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Victor Dlamini

@ Sunday Times Books LIVE

Podcast with the Authentic Kopano Matlwa

CoconutKopano Matlwa in Radiant Mood“We can remain who we are and still be successful in the world,” says Kopano Matlwa, a young writer who brooks no compunction when it comes to exploring some of the sensitive issues, like “authentic identity” , that baffle young and old throughout the world, but especially in a rapidly changing South Africa.

Kopano’s novel, Coconut, takes for its title one of the most common epithets directed at those who are seen to abandon their “blackness”, merely looking “black” on the outside whilst adhering to “white” norms, ideals, politics and ambitions on the inside. The book may portray the lives of teenagers – affluent and otherwise – grappling to make sense of the world, but it is clear that it is the parents who have bequeathed them this wildly confusing environment, in which words like “coconut” operate, and that adults are often absent accomplices in the ensuing confusion.

Join me on the Victor Dlamini Literary Podcast as I chat to Kopano about her book, and her ability to juggle two worlds, writing and medicine, at such a tender age.

Kopano MatlwaKopano says that she knew she had begun a love affair with reading when she started scanning through her father’s accounting books because she had read everything else in the house. It was this burgeoning love that led her to discover the joys of writing; she puts it poignantly when she says, “reading is a very safe place to be” .

She was moved to write her novel because she wanted answers to her own questions about many of the issues that are experienced by her characters. Alienation is one of the major challenges faced by our youths, who find that they cannot take their lives “for granted”, on their own terms, and instead have to deal with the expectations of others. Kopano feels that her generation grapples with especial tenacity with that amorphous concept, “identity”, and in coming to grips with the notion provides plenty tension and drama to fulfill the aims of fiction: “truth by other means”.

Listening to Kopano read from her book or tell a new story, her own identity as a natural-born narrator is clear, and it is fascinating to hear her reveal that she still finds it difficult to see herself as a writer – indeed, that she had no idea that one day she would become one in the first place.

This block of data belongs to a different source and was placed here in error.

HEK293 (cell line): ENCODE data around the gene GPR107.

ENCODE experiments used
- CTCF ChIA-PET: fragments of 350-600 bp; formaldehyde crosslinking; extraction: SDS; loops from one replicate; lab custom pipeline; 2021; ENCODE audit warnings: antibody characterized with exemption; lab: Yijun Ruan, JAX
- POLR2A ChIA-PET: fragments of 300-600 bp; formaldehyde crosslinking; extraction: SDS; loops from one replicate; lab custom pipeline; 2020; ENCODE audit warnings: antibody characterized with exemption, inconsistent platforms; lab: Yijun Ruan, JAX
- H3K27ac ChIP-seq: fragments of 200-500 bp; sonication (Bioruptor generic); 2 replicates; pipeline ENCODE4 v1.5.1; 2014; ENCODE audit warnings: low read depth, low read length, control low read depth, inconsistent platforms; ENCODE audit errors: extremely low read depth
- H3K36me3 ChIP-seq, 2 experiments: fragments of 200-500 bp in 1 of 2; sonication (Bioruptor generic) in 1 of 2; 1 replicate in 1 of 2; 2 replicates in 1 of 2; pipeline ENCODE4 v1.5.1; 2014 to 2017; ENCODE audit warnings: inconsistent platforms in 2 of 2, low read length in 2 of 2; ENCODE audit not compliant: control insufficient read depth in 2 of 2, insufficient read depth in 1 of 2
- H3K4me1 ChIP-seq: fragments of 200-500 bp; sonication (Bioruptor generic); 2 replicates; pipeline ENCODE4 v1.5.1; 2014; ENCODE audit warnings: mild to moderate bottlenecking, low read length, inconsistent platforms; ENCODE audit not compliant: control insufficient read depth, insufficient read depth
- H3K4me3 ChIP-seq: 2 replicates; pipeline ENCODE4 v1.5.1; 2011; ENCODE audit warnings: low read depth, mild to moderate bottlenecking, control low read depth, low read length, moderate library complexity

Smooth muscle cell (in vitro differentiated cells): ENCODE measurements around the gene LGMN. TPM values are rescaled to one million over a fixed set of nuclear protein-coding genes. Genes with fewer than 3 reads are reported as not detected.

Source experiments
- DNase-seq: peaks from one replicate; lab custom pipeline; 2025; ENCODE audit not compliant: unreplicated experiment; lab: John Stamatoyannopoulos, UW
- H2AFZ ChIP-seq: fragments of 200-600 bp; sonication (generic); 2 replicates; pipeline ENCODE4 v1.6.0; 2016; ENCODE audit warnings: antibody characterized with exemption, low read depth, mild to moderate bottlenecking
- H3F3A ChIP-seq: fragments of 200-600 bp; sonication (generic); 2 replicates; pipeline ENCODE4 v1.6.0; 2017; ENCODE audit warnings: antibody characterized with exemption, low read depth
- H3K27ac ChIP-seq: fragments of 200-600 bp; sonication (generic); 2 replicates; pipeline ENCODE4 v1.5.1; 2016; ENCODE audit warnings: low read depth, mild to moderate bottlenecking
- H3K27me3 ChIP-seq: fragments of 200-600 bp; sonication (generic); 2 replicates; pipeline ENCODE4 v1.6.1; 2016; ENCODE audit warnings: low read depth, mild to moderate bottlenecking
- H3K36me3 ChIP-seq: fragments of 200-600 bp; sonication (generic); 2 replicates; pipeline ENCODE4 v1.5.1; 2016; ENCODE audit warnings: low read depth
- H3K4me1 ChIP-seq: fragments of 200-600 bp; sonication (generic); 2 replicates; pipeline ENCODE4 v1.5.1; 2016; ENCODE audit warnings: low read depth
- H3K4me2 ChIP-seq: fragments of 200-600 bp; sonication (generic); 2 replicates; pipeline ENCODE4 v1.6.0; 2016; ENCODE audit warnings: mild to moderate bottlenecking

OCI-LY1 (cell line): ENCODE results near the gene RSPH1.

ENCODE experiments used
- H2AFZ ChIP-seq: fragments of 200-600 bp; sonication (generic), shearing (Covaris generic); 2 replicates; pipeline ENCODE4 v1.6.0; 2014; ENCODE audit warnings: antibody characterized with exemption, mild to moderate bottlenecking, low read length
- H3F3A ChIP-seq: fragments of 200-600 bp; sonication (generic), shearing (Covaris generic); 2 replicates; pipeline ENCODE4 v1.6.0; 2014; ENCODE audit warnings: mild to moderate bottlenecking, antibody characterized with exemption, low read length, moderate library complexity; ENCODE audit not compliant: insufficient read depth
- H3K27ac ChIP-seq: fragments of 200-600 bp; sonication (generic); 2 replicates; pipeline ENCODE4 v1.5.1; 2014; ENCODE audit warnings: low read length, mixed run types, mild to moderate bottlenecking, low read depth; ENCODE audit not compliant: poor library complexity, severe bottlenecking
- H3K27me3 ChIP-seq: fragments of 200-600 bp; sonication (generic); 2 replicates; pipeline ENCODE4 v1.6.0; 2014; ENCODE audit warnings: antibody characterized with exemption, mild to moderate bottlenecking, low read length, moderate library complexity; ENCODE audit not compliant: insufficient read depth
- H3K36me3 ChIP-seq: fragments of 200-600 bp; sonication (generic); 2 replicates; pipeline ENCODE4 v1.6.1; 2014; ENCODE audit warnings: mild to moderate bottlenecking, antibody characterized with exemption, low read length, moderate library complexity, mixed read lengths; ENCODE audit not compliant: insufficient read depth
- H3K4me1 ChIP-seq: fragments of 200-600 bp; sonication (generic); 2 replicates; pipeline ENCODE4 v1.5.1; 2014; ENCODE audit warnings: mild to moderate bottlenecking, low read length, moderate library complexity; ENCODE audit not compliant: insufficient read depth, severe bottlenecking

Kopano MatlwaKopano brings her love of medicine to most aspects of her life, and in our conversation she chats to me about her decision to start a not-for-profit organization, Waiting Room Education by Medical Students, which works in the waiting rooms of student-run mobile clinics, educating patients about basic health matters. She is clearly moved to act not just by narrow self interest: it is appropriate that Goldman Sachs should have selected her as one of eight South African Goldman Sachs Global Leaders in 2005.

The author matriculated from St. Peters College, Johannesburg, with full distinctions in 2003, and is studying for Bachelor of Medicine and Bachelor of Surgery degrees at the University of Cape Town. Coconut has found a wide audience, having got its start with a bang as the 2007 European Union Literary Award winner (at the age of twenty one, she was, by far, the youngest winner of the award).

Kopano was named one of 100 Young South Africans You Must Take to Lunch by the Mail & Guardian in 2007, and keeps a blog here on BOOK SA. Please tune into my conversation with this extraordinarily talented – and authentic – woman of medicine and letters:

  • Play now: use the widget links below, or click the link under Latest episodes in the sidebar on the right.
  • Visit feed: You can also play the podcast directly from its source feed; click here, then scroll to the bottom of the page (opens in new window).
  • Listen via iTunes or subscribe through a podcatcher or alternative service: use the buttons and/or feed address in the sidebar.

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